Danny Clinch was introduced to the crowd to a large round of applause, and he told a few stories about his experiences with Phish. Then the band came out to accept their award. Each member said something brief until Trey took the microphone. Now anyone who has seen several Phish shows knows what happens when Trey says, "I'm going to keep this brief." It's usually anything but brief, and it's always captivating. The audience listened on edge as Trey first alerted us of the passing of his musical teacher and mentor, Ernie Stires. Trey expressed his love for all of the members of the crew, and his amazing journey, which he compared to a movie. All four members of Phish were there to accept the award, and the crowd was just keeping their fingers crossed that they would play at least one song together.
Finally, the Headcount Allstars, which consisted of Jon Gutwillig and Marc Brownstein of the Disco Biscuits, Jake Cinninger from Umphrey's McGee, Joe Russo, and Kyle Hollingsworth of the String Cheese Incident. Brownstein spoke a bit about being humbled to play the songs of Phish, and then they opened with "Wilson," a frequent set opener and crowd-pleaser. I was really pumped at this moment. They slipped into a "Run Like an Antelope," which was a slight downer, but what can one expect after Trey just blew everyone's mind with the Fab Faux. "Also Sprach Zarathustra" otherwise known as "2001" was next, and that song seemed to suit the Headcount Allstars a little more. It was a dance party with a strong D.U.M.B. (Disco Umphrey's McGee Biscuits) feel to it. Aaron Magner joined Kyle Hollingsworth on the keys for "Maze," where these musicians struggled, but had some flashes of goodness. Cinninger actually impressed me the most with his take on Trey's solos, which he also made his own, and they were interesting. Overall though, the combined two brave guitarists sounded like a half of Trey. It was to be expected, and the set was still very enjoyable. It's fun to hear Phish's music no matter who is playing it.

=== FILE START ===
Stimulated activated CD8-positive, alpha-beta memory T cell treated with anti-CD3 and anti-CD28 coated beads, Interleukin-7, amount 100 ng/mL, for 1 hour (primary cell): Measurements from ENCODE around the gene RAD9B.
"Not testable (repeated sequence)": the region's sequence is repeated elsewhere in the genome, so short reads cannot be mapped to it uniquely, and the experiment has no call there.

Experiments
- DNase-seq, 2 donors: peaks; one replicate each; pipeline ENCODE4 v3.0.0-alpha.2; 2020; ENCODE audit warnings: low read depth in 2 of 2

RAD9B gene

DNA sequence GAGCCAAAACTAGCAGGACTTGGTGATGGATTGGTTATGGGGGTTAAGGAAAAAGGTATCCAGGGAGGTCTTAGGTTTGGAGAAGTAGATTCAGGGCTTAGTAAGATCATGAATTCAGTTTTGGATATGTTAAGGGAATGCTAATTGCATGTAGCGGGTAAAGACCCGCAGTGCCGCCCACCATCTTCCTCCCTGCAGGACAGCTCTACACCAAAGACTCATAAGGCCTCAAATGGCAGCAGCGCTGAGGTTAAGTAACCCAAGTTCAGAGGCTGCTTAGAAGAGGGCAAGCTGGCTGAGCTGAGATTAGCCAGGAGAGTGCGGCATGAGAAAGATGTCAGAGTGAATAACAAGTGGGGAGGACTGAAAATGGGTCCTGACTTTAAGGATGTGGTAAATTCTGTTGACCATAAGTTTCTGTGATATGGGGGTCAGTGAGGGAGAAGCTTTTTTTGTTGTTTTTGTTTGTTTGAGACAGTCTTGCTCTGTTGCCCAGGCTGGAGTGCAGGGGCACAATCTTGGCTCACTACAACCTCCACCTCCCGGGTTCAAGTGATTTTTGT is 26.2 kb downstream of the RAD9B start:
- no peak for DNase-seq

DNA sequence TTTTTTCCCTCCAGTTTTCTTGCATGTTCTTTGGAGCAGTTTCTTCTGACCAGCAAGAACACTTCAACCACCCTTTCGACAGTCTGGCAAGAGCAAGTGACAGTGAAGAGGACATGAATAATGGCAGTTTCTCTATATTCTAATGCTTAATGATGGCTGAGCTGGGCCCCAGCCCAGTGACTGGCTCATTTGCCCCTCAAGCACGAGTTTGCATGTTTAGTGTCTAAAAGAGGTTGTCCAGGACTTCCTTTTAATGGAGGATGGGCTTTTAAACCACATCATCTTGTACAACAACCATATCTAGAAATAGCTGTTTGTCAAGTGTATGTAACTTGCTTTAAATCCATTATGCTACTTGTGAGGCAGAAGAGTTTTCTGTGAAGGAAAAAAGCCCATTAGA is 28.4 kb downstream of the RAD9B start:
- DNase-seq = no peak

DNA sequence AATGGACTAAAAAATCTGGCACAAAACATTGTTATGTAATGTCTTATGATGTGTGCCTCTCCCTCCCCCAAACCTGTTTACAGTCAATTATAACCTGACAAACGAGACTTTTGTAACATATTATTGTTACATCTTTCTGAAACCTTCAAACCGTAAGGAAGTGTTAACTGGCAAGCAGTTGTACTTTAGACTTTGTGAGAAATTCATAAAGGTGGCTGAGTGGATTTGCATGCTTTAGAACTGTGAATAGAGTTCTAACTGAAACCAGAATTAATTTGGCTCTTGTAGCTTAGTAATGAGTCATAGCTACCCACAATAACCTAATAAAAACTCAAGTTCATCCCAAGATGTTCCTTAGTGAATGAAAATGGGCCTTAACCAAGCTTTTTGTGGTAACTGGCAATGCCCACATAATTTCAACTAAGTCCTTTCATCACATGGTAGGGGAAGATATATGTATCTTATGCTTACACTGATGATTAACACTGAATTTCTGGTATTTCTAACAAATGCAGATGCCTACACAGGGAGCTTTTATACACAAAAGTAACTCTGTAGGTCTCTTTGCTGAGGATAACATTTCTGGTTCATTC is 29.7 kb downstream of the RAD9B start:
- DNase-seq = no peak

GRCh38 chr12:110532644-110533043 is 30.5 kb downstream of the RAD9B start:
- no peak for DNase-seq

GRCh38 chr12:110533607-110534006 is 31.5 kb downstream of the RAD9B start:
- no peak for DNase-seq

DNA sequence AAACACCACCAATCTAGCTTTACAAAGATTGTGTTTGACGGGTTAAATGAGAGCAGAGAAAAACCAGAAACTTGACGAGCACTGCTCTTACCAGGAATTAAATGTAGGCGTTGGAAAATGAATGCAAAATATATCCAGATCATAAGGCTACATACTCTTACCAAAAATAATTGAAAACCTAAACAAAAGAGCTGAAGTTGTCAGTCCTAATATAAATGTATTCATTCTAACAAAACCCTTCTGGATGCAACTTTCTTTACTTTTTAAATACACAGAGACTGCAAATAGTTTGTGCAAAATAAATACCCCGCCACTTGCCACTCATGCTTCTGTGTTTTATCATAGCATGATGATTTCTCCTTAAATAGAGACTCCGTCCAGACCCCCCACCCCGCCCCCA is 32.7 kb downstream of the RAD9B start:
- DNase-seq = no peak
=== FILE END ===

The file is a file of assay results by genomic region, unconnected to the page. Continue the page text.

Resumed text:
The show ended abruptly and phans and musicians filed out into the New York City streets happy to see this important event in the jamband community. I think that it's a great ceremony when so many members of the music world can get together and jam. After all, that's what music is all about, isn't it?
Live Performance of the Year: Gov't Mule with John Paul Jones, Bob Weir, Michael Franti, Jorma Kaukonen, Jack Casady, and Luther Dickinson, Bonnaroo Music Festival, 6/17/07
Studio Album of the Year: The Conch - moe.
Archival Release: Three From The Vault - Grateful Dead
Download of the Year: - "Headphones Jam" Livephish.com
Live Album: Live at Murat - Umphrey's McGee
Song of the Year: "Cadillac" - Keller Williams
DVD of the Year: Progressions - The Disco Biscuits
New Groove: Cornmeal